Sunday, July 11, 2010

A House of Prayer for all Nations

In my studies I came across Dore Gold's book The Fight for Jerusalem and found the following section so refreshing that I stopped my study, my research, my typing and my writing to capture this moment in this blog. In the midst of strife and polarization I want to try to share the joy I experienced when I read these words. If you haven't figured it out yet it is clear that Islam has advanced by the sword from day one. Islam is not a "faith" it is a "subjugation." It does not take much knowledge of history to realize that contemporary Muslim events and behavior is not so contemporary after all, but just more of the same o' same o' we have seen since 622 AD. Christianity has its dark side as seen in the Crusades and the Inquisition. This could easily reappear if we fail to understand and embrace the Truth of the written Word and the guidance of the Holy Spirit. But, listen to Dore Gold's words and remember this verse from Isaiah 56:7-8 (focus on "a house of prayer for all nations"):
Their burnt offerings and sacrifices will be accepted on my altar; for my house will be called a house of prayer for all nations. The Sovereign Lord declares - he who gathers the exiles of Israel: 'I will gather still others to them besides those already gathered.'
This verse and the words below explain why the Jews that I spoke with at the Western Wall a few weeks ago shared with me the message and the attitude that they did. Dore Gold writes on page 60 of The Fight for Jerusalem:
The Jews were not supposed to proselytize or spread their faith through military campaigns or by subjugating smaller nations. Their religion envisioned the ultimate redemption of all mankind through the observance by Jews of their commandments in a free Jerusalem that would serve both as their temple of prayer and as a welcoming site for members of other faiths seeking to direct their own prayers to the Almighty.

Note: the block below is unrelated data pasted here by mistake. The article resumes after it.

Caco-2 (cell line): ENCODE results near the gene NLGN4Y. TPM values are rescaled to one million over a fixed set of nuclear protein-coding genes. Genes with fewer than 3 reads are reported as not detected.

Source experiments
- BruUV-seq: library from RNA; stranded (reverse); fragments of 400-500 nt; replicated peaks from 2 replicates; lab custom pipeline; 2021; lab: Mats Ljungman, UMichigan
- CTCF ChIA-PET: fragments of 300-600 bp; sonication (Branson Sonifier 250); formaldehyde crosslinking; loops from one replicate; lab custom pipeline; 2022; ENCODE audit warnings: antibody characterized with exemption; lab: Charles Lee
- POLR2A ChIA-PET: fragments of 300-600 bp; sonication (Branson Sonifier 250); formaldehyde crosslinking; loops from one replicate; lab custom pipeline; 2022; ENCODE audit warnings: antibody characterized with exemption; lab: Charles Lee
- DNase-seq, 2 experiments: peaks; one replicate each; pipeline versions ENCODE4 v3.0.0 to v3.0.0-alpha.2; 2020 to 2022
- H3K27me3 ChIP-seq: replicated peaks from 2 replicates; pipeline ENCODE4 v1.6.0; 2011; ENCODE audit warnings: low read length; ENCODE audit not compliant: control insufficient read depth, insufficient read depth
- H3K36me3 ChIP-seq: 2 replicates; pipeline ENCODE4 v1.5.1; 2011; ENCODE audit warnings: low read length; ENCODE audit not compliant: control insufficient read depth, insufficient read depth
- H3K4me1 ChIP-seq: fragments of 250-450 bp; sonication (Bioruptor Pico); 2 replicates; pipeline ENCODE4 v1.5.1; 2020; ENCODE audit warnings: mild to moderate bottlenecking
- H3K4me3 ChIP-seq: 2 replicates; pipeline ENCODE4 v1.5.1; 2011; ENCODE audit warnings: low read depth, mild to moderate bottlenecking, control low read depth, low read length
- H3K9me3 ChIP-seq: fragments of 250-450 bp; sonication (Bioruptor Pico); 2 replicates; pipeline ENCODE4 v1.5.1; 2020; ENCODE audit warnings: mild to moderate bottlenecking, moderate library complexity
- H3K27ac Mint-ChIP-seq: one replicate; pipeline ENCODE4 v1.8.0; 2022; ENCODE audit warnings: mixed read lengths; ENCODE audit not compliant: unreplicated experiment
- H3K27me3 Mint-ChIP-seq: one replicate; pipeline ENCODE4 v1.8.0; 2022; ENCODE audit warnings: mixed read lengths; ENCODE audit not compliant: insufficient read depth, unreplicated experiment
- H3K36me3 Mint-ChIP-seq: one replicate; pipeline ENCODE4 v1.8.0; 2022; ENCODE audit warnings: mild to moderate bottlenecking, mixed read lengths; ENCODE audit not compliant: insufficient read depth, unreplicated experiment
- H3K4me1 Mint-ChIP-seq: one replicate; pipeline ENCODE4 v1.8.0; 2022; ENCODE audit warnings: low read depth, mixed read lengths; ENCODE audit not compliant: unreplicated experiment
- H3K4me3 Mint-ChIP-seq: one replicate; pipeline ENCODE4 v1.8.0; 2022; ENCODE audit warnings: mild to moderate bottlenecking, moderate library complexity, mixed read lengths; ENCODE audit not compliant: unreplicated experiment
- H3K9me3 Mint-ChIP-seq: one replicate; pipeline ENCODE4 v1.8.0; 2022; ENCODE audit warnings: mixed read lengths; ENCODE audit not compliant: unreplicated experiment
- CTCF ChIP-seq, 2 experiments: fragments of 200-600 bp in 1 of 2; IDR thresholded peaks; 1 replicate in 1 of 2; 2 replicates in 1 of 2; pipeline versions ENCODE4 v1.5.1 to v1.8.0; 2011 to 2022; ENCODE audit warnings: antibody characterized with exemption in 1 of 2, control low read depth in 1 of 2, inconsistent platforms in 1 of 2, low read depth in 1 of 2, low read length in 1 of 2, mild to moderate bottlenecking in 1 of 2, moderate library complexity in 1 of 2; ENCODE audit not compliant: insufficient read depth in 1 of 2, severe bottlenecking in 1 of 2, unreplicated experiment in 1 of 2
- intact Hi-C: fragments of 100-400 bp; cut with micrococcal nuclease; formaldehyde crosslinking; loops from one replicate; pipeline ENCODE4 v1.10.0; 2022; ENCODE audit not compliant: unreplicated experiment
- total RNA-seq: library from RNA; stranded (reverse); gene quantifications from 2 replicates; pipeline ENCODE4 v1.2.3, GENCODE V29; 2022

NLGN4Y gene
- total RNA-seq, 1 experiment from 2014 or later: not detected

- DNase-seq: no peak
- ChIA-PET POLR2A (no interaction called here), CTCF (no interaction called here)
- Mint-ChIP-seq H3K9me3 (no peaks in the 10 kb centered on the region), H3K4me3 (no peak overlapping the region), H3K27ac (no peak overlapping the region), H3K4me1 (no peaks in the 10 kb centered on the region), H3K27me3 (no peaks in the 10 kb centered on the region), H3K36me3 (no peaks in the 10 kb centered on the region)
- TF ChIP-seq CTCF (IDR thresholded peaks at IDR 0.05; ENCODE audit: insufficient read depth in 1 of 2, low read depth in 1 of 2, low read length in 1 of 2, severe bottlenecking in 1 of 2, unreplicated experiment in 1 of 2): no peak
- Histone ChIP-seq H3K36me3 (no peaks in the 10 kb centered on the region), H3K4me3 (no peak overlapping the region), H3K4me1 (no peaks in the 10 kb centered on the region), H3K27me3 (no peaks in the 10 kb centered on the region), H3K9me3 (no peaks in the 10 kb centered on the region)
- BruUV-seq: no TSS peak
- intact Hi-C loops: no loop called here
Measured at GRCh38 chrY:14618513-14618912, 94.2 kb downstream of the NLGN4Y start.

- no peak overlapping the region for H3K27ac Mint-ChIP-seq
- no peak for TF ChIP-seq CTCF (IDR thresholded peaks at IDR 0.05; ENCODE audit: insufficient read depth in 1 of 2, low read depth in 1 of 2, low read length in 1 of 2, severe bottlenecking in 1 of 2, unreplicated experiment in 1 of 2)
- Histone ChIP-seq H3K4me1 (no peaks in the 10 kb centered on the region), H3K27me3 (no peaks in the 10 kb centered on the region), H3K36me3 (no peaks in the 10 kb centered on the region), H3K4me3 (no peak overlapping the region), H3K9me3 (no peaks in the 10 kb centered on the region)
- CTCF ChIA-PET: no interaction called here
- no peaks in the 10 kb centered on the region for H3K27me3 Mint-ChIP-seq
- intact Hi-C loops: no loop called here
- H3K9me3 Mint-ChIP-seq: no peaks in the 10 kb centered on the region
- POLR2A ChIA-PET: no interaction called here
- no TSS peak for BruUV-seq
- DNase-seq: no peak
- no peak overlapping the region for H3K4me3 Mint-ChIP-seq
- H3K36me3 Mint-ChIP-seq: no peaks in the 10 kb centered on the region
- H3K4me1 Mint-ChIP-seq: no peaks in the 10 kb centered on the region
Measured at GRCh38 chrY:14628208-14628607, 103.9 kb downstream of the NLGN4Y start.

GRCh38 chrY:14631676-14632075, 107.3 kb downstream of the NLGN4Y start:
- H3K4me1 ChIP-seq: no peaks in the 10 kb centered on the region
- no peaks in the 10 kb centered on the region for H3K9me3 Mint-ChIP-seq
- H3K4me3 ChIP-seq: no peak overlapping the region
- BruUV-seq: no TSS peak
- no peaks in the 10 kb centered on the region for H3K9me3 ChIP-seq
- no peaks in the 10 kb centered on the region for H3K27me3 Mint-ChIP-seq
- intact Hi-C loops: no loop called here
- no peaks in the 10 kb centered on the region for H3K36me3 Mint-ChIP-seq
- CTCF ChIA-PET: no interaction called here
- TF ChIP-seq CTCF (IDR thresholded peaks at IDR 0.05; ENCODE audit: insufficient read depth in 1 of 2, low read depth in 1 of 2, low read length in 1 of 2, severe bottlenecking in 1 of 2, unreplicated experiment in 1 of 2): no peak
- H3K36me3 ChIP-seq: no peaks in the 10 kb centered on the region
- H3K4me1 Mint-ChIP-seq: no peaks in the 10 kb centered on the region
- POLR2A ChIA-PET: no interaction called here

This vision was articulated by Philo, the great Greek-speaking Jewish philosopher toward the end of the Second Temple period. He made two insightful points about Judaism's relationship to other peoples. First, he noted that "throughout the world of Greeks and barbarians, there is practically no State which honours the institutions of any other." He continued,"We may fairly say that mankind from East to West, every country and nation and State, show aversion to foreign institutions, and they think they will enhance the respect for their own by showing disrespect for those of other nations. It is not so with ours."

Secondly, Philo observed that Jewish practices at the time had a broader universalistic purpose. In fact, Philo expressed bewilderment at the widespread accusations he heard of Jewish exclusiveness: "And there-fore it astonishes me to see that some people venture to accuse of inhumanity the nation which has shown so profound a sense of fellowship and goodwill to all men everywhere, by using its prayers and festivals and first-fruit offerings as a means of supplication for the human race in general." Philo was explaining that the Temple service in Jerusalem was not just for the benefit for the Jewish people, but also for the salvation of mankind as a whole.

This idea was captured in Jewish eschatology by the prophet Micah (4:1-5). He envisioned that "in the days to come," Jerusalem will no longer be destroyed but rather "the Mount of the Lord's House shall stand firm among the mountains." There is no foreign subjugation of Jerusalem so that "instruction (Torah) shall come forth from Zion and the word of the Lord from Jerusalem." Divine peace will be extended to all the nations of the earth: "Nation shall not take up sword against nation."
Jesus himself chewed the Jews out in his day when they corrupted the Temple worship for profit and legalistic religious purposes. After Jesus finished dumping their tables, scattering their coins and driving out the merchants and the shoppers he said:
Is it not written: 'My house will be called a house of prayer for all nations'? But you have made it 'a den of robbers.' - Mark 11:17
The written word of God is consistent. The Old Testament prophets and the Lord Jesus Christ understood the mission and the transforming power of the Truth. There was no need for the sword to be used to advance the Truth. The Truth is in itself its own sword!
For the word of God is living and active. Sharper than any double-edged sword., it penetrates even to dividing soul and spirit, joints and marrow; it judges the thoughts and attitudes of the heart. -Hebrews 4:12
So, if you have the Truth, be confident and keep that "sword" sharp!

But, if you are propagating a worthless lie, then you better bring along a weapon to make us submit because we will not be convinced any other way.

Sometimes issues are so clear that we can feel the rare breeze of wisdom moving through our soul. This Truth is like a cool drink of water that refreshes the soul.

1 comment:

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